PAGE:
RedViv says:

    So is there a “Sell Spokespersons Positions To Murdoch Goons” policy or not?

  4. Gothnak says:

    Wow, brilliant, i can’t comment on this because it thinks i am spam… :(

    • Gothnak says:

      I wish the government would change the benefit system somewhat. The basic amount should be lowered, but at the same time, if anyone earns any money at all (even a 2 day part time job) then for every £1 they earn, they only lose 33p (or whatever) of their benefits up to a certain amount. Therefore if someone has a job of any kind, no matter how poorly it pays, they are better off. Currently there can be situations where people are worse off, or only a small amount better off for having a full time job, which is ridiculous.

      • bstard says:

        Yes it’s strange. It’s the same here in .NL. Income from any source is considered the same for taxation, being it unemployment ‘gifts’ or salary. But then again, unemployment money is mend to compensate income below a set figure. People are expected to earn their own living.

      • Horg says:

        This system already exists. It’s called working tax credits, and it doesn’t really work because the fundamental problem is the minimum wage falling behind inflation, not welfare being too generous.

        • mavis says:

          I think there two different (if connected) issues being talked about here.

          The first is ‘the welfare trap’ – http://en.wikipedia.org/wiki/Welfare_trap which is where reduction in benefits make work not actually pay. Interestingly the UK reforms of IDS – the universal credit – on paper are meant to help resolve this problem although as always the devil is in the detail.

          The second is minimium wage not keeping up with costs – which is where you can work full time and not have enough money to live. Which is what working tax credits are supposed to resolve – but it’s a very complicated and burdenonsome system.

          I want to start talking about “the citizen stipend” (http://en.wikipedia.org/wiki/Basic_income) which I believe can resolve both of those issues – but when I do that people eyes glaze over.

          • derbefrier says:

            Peoples eyes glaze because its just welfare by a different name. Also I am of the belief that this gives a central government to much power. When a population is absolutely dependant on government to survive nfascisim is only just around the corner. My libertarian side hates ideas like this. I just can’t understand how, with all the greed, corruption, and misuse of funds in practically every governemt that people are so willing to give their what amounts to their ecomimic freedom, their livelyhood, over to a faceless government entity that doesn’t give two shits avout your happiness, only the power they aquire. The ruling class is already bad enough and this would only server to tighten their stranglehold.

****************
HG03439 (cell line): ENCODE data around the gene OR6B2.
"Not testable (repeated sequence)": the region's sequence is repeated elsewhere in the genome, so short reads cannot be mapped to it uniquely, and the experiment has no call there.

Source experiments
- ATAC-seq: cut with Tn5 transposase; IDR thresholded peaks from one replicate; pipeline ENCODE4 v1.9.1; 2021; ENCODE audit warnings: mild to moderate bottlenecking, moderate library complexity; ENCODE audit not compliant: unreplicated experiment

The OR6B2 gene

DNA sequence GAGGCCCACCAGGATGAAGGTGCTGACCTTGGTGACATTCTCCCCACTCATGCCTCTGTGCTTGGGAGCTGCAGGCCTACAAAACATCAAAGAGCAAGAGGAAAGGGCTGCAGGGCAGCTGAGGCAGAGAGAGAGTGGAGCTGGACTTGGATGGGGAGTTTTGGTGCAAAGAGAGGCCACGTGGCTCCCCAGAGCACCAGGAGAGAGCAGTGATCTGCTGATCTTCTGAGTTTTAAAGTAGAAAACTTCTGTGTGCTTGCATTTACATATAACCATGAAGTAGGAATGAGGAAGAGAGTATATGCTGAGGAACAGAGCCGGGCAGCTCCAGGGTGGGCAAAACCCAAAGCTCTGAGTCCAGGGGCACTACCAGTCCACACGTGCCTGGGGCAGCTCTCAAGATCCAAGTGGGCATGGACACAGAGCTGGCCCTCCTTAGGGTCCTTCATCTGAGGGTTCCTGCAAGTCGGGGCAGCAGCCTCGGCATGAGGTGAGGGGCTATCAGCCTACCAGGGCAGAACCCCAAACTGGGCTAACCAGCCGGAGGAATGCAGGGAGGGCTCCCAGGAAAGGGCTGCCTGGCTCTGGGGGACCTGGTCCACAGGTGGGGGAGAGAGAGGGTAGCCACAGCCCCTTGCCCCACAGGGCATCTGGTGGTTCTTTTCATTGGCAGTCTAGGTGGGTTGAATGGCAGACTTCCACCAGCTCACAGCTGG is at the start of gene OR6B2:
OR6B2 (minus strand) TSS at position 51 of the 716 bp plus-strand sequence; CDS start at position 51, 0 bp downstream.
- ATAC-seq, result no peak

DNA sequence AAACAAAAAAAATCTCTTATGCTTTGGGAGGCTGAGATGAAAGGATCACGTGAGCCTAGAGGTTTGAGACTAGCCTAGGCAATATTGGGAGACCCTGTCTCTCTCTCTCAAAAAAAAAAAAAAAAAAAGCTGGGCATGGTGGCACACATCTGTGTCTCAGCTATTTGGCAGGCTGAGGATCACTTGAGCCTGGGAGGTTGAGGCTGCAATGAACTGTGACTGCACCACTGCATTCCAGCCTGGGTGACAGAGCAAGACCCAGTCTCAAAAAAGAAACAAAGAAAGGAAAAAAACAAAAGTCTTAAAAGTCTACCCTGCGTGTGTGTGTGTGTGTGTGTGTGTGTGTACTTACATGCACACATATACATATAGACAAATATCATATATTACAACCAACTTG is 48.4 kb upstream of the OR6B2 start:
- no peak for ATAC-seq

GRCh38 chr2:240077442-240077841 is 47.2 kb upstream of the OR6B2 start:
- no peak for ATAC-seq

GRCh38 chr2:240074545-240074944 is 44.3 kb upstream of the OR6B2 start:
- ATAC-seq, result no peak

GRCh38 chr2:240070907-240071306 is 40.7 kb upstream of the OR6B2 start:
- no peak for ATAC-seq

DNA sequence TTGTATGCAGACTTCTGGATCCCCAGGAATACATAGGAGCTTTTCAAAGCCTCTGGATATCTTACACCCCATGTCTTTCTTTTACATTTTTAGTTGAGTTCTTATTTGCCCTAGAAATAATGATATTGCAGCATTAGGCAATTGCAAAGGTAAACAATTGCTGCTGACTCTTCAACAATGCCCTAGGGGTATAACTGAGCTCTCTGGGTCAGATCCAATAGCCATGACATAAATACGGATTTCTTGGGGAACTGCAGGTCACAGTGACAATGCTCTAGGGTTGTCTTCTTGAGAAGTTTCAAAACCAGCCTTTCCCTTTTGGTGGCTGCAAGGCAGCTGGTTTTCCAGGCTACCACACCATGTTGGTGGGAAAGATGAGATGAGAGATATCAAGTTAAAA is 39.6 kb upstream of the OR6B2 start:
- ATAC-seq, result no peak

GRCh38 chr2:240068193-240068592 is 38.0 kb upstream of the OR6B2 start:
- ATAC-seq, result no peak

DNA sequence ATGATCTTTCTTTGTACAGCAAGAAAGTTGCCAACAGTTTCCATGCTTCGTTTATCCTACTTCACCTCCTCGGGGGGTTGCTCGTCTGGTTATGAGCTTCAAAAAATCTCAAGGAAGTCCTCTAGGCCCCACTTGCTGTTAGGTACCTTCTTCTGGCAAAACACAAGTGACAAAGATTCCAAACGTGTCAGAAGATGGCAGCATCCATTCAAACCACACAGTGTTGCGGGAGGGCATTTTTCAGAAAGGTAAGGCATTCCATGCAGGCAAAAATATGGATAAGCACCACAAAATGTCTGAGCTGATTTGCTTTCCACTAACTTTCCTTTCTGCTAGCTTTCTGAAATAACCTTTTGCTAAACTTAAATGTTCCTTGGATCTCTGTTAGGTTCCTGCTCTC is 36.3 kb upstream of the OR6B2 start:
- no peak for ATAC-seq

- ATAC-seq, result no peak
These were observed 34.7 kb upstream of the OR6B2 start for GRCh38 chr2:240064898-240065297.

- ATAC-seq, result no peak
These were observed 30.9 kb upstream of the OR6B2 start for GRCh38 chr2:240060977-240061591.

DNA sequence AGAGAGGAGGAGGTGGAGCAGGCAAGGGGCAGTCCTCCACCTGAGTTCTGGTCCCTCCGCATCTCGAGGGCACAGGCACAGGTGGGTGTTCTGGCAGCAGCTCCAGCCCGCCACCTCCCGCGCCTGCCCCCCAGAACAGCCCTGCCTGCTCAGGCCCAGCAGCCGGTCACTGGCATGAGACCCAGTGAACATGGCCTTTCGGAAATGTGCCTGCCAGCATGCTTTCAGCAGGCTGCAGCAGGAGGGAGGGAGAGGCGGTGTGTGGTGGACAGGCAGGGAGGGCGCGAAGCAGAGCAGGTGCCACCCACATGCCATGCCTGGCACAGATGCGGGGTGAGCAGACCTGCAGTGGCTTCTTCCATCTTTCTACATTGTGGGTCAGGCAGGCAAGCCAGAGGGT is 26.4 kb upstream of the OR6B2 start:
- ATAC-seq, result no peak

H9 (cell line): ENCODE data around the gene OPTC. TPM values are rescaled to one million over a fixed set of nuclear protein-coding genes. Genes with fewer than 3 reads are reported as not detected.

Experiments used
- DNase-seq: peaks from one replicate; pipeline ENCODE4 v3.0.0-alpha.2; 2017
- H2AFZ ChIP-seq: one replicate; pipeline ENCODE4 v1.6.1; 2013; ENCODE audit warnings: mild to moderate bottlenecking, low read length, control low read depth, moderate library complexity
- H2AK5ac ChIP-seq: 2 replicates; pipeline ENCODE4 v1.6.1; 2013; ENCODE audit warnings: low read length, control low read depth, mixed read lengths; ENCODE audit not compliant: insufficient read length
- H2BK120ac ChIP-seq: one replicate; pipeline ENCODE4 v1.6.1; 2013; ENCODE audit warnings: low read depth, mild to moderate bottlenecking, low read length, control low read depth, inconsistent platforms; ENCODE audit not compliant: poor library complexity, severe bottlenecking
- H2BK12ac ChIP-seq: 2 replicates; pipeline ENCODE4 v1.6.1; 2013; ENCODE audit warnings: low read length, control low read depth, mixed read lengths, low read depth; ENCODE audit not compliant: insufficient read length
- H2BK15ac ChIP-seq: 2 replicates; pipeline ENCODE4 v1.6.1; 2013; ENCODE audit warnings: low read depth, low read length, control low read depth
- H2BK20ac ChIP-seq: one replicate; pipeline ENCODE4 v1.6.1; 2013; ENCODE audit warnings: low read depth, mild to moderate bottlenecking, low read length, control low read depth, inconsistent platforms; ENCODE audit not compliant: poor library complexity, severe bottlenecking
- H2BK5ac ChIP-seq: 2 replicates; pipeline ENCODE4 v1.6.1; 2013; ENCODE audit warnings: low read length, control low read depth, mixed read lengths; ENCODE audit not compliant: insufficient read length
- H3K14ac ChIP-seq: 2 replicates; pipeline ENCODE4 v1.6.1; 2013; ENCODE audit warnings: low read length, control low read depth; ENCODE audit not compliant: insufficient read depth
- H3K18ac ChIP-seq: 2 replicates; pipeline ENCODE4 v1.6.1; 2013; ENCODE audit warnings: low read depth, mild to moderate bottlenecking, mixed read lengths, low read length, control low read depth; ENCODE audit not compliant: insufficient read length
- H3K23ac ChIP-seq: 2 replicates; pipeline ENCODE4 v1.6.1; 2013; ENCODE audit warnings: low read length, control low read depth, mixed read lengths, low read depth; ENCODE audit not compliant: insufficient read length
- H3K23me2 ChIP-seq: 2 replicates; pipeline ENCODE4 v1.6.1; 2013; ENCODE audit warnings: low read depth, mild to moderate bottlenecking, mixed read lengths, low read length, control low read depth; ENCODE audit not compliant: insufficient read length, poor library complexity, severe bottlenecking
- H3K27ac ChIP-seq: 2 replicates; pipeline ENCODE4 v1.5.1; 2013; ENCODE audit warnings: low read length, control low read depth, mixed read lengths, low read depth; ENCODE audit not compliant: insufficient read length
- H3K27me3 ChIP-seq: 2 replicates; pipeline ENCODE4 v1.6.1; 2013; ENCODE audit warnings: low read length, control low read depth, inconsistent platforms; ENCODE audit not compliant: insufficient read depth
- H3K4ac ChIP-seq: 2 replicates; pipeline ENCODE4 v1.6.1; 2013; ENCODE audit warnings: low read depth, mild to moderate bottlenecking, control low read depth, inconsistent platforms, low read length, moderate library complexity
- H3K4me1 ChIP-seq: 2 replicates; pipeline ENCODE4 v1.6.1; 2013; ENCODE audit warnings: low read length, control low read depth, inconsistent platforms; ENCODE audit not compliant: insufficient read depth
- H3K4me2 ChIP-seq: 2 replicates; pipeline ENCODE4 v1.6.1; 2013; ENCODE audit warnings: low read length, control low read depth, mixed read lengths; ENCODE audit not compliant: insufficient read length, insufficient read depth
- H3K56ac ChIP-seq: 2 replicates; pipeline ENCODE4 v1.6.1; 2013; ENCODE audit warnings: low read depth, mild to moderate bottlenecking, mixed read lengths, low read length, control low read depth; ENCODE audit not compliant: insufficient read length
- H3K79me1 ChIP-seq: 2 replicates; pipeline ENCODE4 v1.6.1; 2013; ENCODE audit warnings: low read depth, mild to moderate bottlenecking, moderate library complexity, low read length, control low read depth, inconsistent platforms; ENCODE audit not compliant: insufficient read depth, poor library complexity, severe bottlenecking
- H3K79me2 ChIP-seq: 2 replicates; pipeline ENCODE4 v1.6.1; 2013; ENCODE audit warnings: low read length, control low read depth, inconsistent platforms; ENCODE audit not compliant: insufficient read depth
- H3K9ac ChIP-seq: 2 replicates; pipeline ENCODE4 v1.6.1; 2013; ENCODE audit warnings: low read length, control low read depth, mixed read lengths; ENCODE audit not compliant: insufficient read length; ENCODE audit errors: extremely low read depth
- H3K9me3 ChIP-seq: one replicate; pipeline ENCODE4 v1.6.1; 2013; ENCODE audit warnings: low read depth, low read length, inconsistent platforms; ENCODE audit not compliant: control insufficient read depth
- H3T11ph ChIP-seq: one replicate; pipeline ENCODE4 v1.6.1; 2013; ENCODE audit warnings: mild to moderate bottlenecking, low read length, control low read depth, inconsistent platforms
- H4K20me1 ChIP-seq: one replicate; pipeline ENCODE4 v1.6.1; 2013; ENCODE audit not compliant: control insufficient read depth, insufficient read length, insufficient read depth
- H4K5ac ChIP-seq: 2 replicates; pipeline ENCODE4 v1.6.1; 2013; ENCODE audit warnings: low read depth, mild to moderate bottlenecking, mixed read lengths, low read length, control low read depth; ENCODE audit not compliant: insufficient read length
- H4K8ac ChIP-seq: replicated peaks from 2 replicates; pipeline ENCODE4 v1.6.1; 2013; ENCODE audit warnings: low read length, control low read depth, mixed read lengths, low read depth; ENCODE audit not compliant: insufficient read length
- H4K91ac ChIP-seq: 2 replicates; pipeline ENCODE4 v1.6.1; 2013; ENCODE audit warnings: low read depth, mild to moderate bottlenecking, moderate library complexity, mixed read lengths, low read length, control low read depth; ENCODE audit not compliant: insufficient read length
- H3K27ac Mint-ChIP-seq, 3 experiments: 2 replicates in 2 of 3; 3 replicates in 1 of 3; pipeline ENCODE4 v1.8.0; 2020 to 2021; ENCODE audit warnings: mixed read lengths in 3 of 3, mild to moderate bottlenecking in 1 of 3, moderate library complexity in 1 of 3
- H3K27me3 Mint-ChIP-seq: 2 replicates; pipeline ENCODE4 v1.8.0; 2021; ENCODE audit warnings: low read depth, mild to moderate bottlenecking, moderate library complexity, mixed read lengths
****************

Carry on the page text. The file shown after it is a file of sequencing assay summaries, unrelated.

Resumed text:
The article compares it to social security. I don’t know if you know this but social security is bankrupt( or getting really close here in the US). This isn’t a secret but its a problem no politician wants to tackle because it basically amounts to political suicide. When ever I talk to financial advisors about retirement they all say the same thing. “Don’t count on social security being there”. I just can’t imagine what would happen if 100 percent of the working population was drawing social security. I understand it would be different in some ways but I believe the same basic problen would persist. Too many people taking without enough contributing leads to no money and a bankrupt government.

            Maybe my complete and utter distrust of any form of government makes me unnesisarily scared of programs like this but I just can’t imagine, knowing human nature and how easily power corrupts, that the end result wouldn’t do anything but make things worse.

          • Edgewise says:

            @derbefrier I’m not going to get into a point-by-point on this, because that would be a ridiculous internet debate farce, but I want to point out that the idea that US social security is “bankrupt” is not just a canard but a meaningless phrase. See here for more details: http://www.forbes.com/sites/johntharvey/2013/01/07/social-security-rerun/ I’m not grinding an ax, I’m just trying to clear up a sadly common misconception. I suggest you ask yourself what it really means when someone says SS is going “bankrupt”. It’s as impossible as saying the same thing about the military…it’s just not how things work.

  5. Kollega says:

    It’s pretty funny how the DLC basically lets you be a totalitarian nutter to rival Stalin, or a bleeding-heart liberal fighting a battle against corporate influence… and yet all everyone is talking about here are unemployment benefits. I get that unemployment benefits are important and a real problem, but come on! I’m pretty sure that not having secret police that can make you disappear in the night is pretty important and real too…

    • Gothnak says:

      Sure, but that doesn’t affect us on a daily basis and i think everyone is against them. The crux of democracy is that there are lots of ways to attempt to solve one problem, and Unemployment is usually one of the ones that affects us all be it in the tax we pay or the benefits we receive.